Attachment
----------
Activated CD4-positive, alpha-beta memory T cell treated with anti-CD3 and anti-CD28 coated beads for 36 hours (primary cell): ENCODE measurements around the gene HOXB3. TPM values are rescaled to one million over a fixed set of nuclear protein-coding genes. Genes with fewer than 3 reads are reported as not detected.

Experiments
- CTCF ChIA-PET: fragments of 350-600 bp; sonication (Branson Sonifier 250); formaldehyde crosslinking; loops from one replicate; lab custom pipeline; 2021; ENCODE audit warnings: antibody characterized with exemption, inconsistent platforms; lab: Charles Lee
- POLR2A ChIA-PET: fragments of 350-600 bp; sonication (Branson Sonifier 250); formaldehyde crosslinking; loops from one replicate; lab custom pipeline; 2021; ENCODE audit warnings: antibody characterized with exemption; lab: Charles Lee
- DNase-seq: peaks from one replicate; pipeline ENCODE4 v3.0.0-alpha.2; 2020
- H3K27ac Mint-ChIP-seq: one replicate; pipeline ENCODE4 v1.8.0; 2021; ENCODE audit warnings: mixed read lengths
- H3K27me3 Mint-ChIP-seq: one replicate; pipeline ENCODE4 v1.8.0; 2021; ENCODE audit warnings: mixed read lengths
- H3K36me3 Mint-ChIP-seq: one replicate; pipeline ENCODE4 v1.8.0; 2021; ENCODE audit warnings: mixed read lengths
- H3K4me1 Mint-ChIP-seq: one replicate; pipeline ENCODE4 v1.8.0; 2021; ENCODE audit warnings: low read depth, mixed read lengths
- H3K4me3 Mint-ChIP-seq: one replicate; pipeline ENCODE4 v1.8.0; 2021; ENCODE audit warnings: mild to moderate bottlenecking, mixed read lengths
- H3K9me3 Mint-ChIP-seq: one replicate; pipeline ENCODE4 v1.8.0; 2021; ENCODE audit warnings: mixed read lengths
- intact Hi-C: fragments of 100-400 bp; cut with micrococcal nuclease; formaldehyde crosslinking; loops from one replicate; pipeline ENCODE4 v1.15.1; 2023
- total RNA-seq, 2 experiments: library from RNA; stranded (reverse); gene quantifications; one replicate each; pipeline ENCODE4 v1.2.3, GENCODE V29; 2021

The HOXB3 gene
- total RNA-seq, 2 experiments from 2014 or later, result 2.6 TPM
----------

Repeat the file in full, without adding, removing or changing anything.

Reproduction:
Activated CD4-positive, alpha-beta memory T cell treated with anti-CD3 and anti-CD28 coated beads for 36 hours (primary cell): ENCODE measurements around the gene HOXB3. TPM values are rescaled to one million over a fixed set of nuclear protein-coding genes. Genes with fewer than 3 reads are reported as not detected.

Experiments
- CTCF ChIA-PET: fragments of 350-600 bp; sonication (Branson Sonifier 250); formaldehyde crosslinking; loops from one replicate; lab custom pipeline; 2021; ENCODE audit warnings: antibody characterized with exemption, inconsistent platforms; lab: Charles Lee
- POLR2A ChIA-PET: fragments of 350-600 bp; sonication (Branson Sonifier 250); formaldehyde crosslinking; loops from one replicate; lab custom pipeline; 2021; ENCODE audit warnings: antibody characterized with exemption; lab: Charles Lee
- DNase-seq: peaks from one replicate; pipeline ENCODE4 v3.0.0-alpha.2; 2020
- H3K27ac Mint-ChIP-seq: one replicate; pipeline ENCODE4 v1.8.0; 2021; ENCODE audit warnings: mixed read lengths
- H3K27me3 Mint-ChIP-seq: one replicate; pipeline ENCODE4 v1.8.0; 2021; ENCODE audit warnings: mixed read lengths
- H3K36me3 Mint-ChIP-seq: one replicate; pipeline ENCODE4 v1.8.0; 2021; ENCODE audit warnings: mixed read lengths
- H3K4me1 Mint-ChIP-seq: one replicate; pipeline ENCODE4 v1.8.0; 2021; ENCODE audit warnings: low read depth, mixed read lengths
- H3K4me3 Mint-ChIP-seq: one replicate; pipeline ENCODE4 v1.8.0; 2021; ENCODE audit warnings: mild to moderate bottlenecking, mixed read lengths
- H3K9me3 Mint-ChIP-seq: one replicate; pipeline ENCODE4 v1.8.0; 2021; ENCODE audit warnings: mixed read lengths
- intact Hi-C: fragments of 100-400 bp; cut with micrococcal nuclease; formaldehyde crosslinking; loops from one replicate; pipeline ENCODE4 v1.15.1; 2023
- total RNA-seq, 2 experiments: library from RNA; stranded (reverse); gene quantifications; one replicate each; pipeline ENCODE4 v1.2.3, GENCODE V29; 2021

The HOXB3 gene
- total RNA-seq, 2 experiments from 2014 or later, result 2.6 TPM